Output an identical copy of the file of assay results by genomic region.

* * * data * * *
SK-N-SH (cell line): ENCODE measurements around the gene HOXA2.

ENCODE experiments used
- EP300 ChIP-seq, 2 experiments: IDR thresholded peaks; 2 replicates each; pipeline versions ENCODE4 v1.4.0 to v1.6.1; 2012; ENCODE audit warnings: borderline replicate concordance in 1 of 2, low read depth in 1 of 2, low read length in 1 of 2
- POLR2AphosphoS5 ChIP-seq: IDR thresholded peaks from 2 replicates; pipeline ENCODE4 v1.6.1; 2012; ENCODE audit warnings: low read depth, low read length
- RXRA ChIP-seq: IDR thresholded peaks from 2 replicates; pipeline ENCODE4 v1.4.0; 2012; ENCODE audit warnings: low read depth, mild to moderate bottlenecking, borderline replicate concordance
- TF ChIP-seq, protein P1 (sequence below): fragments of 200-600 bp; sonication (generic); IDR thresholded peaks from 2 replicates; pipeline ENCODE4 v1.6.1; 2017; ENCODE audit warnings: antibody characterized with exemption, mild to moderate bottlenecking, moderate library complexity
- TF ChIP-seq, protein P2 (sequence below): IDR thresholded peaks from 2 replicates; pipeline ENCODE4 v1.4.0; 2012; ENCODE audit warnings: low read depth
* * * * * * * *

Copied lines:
SK-N-SH (cell line): ENCODE measurements around the gene HOXA2.

ENCODE experiments used
- EP300 ChIP-seq, 2 experiments: IDR thresholded peaks; 2 replicates each; pipeline versions ENCODE4 v1.4.0 to v1.6.1; 2012; ENCODE audit warnings: borderline replicate concordance in 1 of 2, low read depth in 1 of 2, low read length in 1 of 2
- POLR2AphosphoS5 ChIP-seq: IDR thresholded peaks from 2 replicates; pipeline ENCODE4 v1.6.1; 2012; ENCODE audit warnings: low read depth, low read length
- RXRA ChIP-seq: IDR thresholded peaks from 2 replicates; pipeline ENCODE4 v1.4.0; 2012; ENCODE audit warnings: low read depth, mild to moderate bottlenecking, borderline replicate concordance
- TF ChIP-seq, protein P1 (sequence below): fragments of 200-600 bp; sonication (generic); IDR thresholded peaks from 2 replicates; pipeline ENCODE4 v1.6.1; 2017; ENCODE audit warnings: antibody characterized with exemption, mild to moderate bottlenecking, moderate library complexity
- TF ChIP-seq, protein P2 (sequence below): IDR thresholded peaks from 2 replicates; pipeline ENCODE4 v1.4.0; 2012; ENCODE audit warnings: low read depth